### Home > APCALC > Chapter 5 > Lesson 5.1.3 > Problem5-27

5-27.

Review Math Notes box in this lesson. Let $f(x)=-\frac{1}{4}x^4+3x^3-10x^2+40$. . ​

1. Identify the local maxima and local minima of $f$.

Find CANDIDATES for maxima and minima by setting the first derivative equal to $0$.

Decide if each candidate is a maximum, minimum, or neither. You can check for slope change by evaluating the first derivative at points close to each candidate. Or, you can evaluate each candidate in the second derivative. If the graph is concave up, it cannot have a local max, and vice versa.

Recall that maxima and minima are $y$-values, not $x$-values. So use $f\left(x\right)$ to determine the $y$-value of each candidate.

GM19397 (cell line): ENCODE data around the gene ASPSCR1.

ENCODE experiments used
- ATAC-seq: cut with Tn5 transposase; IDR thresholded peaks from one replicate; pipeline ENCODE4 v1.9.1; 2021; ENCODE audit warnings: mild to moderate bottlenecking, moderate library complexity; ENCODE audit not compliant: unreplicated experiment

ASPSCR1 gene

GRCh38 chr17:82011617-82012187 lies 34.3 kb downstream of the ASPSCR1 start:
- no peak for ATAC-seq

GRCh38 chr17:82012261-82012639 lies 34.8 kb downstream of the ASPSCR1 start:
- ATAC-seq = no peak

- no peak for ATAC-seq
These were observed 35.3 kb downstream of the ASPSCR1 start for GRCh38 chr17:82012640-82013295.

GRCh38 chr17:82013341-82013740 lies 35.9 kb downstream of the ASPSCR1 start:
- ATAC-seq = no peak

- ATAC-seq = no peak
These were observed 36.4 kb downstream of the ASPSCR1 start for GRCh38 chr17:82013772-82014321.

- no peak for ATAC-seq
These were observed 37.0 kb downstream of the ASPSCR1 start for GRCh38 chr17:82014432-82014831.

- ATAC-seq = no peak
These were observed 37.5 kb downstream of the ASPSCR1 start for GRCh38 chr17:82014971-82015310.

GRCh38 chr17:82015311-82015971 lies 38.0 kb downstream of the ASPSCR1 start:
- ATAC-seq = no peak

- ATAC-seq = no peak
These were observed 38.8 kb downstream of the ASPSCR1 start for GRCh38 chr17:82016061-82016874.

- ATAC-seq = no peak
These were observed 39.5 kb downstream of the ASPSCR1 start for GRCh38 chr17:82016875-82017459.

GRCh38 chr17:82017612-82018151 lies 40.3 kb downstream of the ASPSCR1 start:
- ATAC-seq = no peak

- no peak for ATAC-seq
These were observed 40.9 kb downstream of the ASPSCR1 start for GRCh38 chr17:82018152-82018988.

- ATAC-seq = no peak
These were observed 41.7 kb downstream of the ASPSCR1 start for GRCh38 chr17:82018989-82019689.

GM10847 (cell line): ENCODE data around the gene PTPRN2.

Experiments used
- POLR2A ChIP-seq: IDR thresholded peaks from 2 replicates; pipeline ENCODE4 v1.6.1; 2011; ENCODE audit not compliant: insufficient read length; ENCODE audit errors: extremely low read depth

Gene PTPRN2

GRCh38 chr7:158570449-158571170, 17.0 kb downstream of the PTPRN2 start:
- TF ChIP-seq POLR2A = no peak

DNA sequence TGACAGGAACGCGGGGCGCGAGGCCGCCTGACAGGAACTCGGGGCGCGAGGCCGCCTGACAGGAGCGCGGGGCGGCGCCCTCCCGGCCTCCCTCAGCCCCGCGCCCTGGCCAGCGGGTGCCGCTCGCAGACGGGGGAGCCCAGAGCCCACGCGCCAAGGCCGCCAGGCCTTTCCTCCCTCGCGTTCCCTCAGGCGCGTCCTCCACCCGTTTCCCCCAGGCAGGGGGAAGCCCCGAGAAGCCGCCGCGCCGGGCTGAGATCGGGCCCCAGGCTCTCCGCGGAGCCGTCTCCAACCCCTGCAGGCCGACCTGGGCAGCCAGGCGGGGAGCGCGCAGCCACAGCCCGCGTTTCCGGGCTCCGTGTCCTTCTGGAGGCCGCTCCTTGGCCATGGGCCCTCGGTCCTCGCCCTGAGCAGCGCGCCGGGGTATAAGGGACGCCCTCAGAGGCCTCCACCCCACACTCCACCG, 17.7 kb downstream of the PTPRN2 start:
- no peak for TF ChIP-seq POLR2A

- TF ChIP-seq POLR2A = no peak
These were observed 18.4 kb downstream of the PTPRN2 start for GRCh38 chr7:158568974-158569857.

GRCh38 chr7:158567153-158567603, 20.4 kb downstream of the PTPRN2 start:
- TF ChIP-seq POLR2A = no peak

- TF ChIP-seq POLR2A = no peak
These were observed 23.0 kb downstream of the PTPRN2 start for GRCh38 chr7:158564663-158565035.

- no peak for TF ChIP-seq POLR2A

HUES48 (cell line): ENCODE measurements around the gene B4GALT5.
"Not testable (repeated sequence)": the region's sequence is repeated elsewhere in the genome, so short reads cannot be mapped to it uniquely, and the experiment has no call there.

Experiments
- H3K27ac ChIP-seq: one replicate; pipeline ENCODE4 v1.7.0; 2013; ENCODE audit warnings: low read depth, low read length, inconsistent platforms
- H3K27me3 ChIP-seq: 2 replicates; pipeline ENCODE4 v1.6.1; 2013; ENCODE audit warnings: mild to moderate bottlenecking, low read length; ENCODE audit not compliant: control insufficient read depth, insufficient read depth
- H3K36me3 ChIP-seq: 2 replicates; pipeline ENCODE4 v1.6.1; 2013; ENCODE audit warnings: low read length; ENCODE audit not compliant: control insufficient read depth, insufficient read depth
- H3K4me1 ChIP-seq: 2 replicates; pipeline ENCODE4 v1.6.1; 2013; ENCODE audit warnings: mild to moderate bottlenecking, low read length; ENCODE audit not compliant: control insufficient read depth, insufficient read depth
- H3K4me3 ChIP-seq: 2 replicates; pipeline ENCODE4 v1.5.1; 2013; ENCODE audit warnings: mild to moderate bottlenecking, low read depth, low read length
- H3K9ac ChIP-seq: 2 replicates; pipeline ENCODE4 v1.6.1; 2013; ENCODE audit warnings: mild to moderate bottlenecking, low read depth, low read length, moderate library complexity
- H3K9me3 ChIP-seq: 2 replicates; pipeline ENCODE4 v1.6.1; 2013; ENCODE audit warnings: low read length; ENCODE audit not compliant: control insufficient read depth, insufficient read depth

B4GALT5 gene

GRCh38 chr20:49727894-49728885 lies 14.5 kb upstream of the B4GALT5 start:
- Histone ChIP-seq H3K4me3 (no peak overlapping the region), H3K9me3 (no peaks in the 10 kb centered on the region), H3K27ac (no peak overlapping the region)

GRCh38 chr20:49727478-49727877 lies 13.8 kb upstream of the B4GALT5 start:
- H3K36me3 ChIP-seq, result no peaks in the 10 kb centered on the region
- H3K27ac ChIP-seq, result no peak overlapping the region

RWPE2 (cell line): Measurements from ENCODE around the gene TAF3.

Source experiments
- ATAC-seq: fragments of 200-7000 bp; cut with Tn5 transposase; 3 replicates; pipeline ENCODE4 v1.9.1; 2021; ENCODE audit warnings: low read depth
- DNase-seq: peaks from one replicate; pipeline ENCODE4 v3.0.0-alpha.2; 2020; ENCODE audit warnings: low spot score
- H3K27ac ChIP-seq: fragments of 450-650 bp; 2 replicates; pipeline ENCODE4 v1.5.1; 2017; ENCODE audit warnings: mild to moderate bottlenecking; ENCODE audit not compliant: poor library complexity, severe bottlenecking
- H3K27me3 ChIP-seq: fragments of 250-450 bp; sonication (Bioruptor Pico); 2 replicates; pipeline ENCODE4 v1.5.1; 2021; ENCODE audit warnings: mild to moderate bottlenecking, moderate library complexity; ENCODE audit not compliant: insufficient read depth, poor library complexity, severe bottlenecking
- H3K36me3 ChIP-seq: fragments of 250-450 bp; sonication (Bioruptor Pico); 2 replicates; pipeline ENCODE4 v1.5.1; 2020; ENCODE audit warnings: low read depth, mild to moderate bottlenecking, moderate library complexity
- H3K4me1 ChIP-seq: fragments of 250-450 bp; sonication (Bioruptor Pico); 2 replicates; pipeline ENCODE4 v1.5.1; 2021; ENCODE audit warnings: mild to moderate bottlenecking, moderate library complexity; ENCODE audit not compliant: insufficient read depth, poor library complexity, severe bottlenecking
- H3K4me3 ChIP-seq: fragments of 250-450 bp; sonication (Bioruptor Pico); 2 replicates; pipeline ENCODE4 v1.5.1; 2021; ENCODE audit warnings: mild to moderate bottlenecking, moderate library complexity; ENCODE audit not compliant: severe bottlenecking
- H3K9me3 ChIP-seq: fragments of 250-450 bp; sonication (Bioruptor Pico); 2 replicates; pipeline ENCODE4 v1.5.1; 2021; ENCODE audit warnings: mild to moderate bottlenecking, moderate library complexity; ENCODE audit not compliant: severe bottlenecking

2. Identify the global maximum and global minimum of $f$.

Graph $y = f\left(x\right)$. Which points are global extrema?

3. Identify the global maximum and global minimum values of $f$ over the interval $[2, 5]$.

Be sure to evaluate the function at the endpoints of the interval. These points are candidates for extrema.

4. Identify the global maximum and global minimum values of $f$ over the interval $[–2, 1]$.

5. Explain how your answers to parts (a) through (d) demonstrate the Extreme Value Theorem.

Do global extrema always exist? If so, when? If not, why not?